Refugees eager to give back to community
Inspiring, resourceful and resilient were just some of the words used to describe a group of refugees and asylum seekers who were interviewed as part of an ecumenical bequest project undertaken by Justice for Refugees SA in 2017.
At a members’ forum held last month interviewers Amalie Mannik and Kim Nefyn spoke of the “amazing” assignment which gave them a new insight into the lives of refugees and their contribution to the South Australian community.
Funded through a bequest from the South Australian Council of Churches, the project involved interviews with 16 refugees/asylum seekers. A few of the individuals had received negative determinations and were in the process of appealing those decisions. Eighty per cent of those interviewed had come to Australia by boat.
Reflecting on their involvement, Amalie and Kim said while they had been told heart-rending stories, what stood out was the sense of positivity of the refugees and their desire to “give back” to the country that had taken them in.
“It was not just the sad stories, but listening to the positive, the resilience and the humour that comes with everyone’s lives. I found that inspiring,” said Kim.
“When they were talking about why they left (by boat) they said they understood the risks, but the hell they had lived through for many years of persecution and war… they were willing to take the risk. Family members had died, but they still had to do it.”
Amalie said she felt “privileged” to conduct the interviews and noted that on arrival she was greeted by the smells of a “feast” that had been prepared in her honour.
“They were very welcoming and it was a humbling experience,” she said. She was aware that the families and individuals had little money yet they were unfailingly generous.
“What came through was the resilience in the face of adversity. The stories of perseverance, the stories of how people reframed the experience to make meaning for them, stories of resourcefulness, stories of how someone can be at their lowest point and have nothing, and they can build a life.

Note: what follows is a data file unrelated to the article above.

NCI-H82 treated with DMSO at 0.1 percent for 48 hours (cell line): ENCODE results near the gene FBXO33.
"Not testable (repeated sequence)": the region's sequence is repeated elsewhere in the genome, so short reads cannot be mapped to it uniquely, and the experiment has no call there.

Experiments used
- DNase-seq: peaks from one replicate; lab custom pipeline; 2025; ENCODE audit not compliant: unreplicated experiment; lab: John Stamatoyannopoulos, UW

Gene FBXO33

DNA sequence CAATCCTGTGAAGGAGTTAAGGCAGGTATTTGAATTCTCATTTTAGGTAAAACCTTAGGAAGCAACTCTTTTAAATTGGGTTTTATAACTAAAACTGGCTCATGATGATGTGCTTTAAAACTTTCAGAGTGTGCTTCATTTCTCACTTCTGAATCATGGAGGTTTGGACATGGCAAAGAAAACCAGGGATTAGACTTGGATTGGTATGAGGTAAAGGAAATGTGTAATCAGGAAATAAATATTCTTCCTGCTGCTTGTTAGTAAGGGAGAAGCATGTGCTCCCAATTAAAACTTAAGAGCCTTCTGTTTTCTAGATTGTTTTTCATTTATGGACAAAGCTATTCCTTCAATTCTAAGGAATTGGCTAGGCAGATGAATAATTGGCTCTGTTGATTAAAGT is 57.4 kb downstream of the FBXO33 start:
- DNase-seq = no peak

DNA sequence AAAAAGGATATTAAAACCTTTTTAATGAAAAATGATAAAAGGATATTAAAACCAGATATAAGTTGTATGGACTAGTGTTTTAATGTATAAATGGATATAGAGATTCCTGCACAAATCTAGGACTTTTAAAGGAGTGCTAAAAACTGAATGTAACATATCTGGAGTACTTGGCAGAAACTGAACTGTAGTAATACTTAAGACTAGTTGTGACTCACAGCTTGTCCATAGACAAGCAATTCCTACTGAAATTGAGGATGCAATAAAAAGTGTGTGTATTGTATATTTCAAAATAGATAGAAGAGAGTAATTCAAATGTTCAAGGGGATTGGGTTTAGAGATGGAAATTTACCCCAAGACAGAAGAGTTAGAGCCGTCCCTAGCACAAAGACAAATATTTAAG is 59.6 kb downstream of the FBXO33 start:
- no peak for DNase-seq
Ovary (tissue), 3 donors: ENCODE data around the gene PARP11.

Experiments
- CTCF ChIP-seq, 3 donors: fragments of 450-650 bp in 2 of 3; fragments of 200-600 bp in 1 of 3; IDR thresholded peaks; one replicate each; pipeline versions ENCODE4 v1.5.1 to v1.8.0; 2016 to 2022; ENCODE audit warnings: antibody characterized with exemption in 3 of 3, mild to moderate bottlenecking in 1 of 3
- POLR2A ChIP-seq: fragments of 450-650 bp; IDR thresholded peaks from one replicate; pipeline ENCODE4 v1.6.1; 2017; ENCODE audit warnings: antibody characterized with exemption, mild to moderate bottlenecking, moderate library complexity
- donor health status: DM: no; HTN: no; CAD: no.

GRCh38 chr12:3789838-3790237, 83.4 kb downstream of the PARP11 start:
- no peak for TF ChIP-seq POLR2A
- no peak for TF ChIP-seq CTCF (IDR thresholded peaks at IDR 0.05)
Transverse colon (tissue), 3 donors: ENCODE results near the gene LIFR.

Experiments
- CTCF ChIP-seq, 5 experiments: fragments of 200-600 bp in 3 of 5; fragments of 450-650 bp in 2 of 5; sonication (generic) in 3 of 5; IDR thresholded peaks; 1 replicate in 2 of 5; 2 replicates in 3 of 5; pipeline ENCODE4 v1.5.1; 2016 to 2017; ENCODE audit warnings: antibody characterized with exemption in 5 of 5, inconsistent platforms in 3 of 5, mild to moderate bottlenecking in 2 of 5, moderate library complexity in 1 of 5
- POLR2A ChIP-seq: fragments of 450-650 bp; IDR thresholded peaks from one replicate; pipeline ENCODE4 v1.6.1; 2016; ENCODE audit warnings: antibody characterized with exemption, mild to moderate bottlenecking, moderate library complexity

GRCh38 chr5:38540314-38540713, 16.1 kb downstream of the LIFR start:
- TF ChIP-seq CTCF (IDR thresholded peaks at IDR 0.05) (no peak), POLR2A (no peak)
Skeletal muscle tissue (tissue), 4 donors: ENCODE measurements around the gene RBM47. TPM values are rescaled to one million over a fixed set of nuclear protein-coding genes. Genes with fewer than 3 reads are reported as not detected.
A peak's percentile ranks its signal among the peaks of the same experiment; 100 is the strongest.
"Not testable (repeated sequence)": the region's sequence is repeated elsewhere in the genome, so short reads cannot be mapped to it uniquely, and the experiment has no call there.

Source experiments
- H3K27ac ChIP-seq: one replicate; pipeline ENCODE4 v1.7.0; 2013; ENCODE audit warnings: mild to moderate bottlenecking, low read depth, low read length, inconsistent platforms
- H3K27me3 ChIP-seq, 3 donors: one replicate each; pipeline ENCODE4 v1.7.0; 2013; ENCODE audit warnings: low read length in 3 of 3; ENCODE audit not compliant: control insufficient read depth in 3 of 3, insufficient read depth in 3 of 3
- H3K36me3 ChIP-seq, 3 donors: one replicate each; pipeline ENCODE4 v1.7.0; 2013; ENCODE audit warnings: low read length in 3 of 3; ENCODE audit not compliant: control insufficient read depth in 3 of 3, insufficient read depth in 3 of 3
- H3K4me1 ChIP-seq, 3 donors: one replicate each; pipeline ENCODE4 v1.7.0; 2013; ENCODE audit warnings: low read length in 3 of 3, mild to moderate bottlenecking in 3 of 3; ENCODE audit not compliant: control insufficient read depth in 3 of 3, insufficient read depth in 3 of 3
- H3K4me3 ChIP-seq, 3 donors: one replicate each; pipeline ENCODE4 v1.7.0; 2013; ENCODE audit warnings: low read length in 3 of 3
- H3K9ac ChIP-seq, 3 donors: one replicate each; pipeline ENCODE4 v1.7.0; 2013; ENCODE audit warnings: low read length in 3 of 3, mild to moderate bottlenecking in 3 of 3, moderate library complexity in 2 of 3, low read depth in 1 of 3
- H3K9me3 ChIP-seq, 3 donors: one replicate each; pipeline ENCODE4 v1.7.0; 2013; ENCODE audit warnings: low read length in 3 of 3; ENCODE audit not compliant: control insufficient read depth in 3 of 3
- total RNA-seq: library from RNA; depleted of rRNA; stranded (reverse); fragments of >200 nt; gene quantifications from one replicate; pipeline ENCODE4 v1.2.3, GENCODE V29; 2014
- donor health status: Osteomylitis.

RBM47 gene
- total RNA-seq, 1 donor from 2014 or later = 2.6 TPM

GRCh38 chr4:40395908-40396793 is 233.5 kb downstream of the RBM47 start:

“It was amazing to see the skills and contributions people are making to Australian society and their eagerness to be able to do that.
“People studying English were saying that while they were getting support at the moment, this was leading them to paying taxes and paying back to society. It was very much a transient stage and their attitude was that they would pay back.”
Both interviewers said everyone was grateful for the support they had received from the Mercy House of Welcome and Circle of Friends.
“The people interviewed also said everyone in Australia was so friendly, that they could walk to the shops and smile at them and they would smile back. They felt quite welcomed,” Kim added.
As part of the project, four support workers were also interviewed about their work with refugees.
Amalie said she was surprised that these were the “more emotive” interviews.
“There was frustration about the system they were working in and the systems they had to navigate,” she said.
Kim added she was “amazed” by the support workers’ “capacity and commitment” to the individuals and families.
“It’s a challenging and turbulent area to be in,” she said.
The interviews will be used by J4RSA for promotional purposes to help educate the public about the contribution refugees are making to the community.
Jump to next article
CommentsShow comments Hide comments